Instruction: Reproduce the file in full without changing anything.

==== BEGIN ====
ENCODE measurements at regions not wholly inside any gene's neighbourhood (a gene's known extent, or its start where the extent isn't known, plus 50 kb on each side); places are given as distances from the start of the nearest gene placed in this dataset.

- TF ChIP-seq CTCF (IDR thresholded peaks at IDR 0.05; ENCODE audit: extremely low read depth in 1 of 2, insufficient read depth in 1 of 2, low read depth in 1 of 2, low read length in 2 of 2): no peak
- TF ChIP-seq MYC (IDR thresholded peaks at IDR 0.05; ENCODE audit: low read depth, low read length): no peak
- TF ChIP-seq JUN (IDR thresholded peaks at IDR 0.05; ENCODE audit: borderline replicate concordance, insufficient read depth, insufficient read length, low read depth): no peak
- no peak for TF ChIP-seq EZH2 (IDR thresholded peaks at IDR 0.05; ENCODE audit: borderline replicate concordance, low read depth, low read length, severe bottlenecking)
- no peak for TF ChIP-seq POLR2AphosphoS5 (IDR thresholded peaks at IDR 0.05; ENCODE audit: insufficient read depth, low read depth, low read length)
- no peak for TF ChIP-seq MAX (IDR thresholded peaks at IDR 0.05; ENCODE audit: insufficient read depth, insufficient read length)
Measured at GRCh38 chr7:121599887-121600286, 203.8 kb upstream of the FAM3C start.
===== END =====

ENCODE measurements at regions not wholly inside any gene's neighbourhood (a gene's known extent, or its start where the extent isn't known, plus 50 kb on each side); places are given as distances from the start of the nearest gene placed in this dataset.

- TF ChIP-seq CTCF (IDR thresholded peaks at IDR 0.05; ENCODE audit: extremely low read depth in 1 of 2, insufficient read depth in 1 of 2, low read depth in 1 of 2, low read length in 2 of 2): no peak
- TF ChIP-seq MYC (IDR thresholded peaks at IDR 0.05; ENCODE audit: low read depth, low read length): no peak
- TF ChIP-seq JUN (IDR thresholded peaks at IDR 0.05; ENCODE audit: borderline replicate concordance, insufficient read depth, insufficient read length, low read depth): no peak
- no peak for TF ChIP-seq EZH2 (IDR thresholded peaks at IDR 0.05; ENCODE audit: borderline replicate concordance, low read depth, low read length, severe bottlenecking)
- no peak for TF ChIP-seq POLR2AphosphoS5 (IDR thresholded peaks at IDR 0.05; ENCODE audit: insufficient read depth, low read depth, low read length)
- no peak for TF ChIP-seq MAX (IDR thresholded peaks at IDR 0.05; ENCODE audit: insufficient read depth, insufficient read length)
Measured at GRCh38 chr7:121599887-121600286, 203.8 kb upstream of the FAM3C start.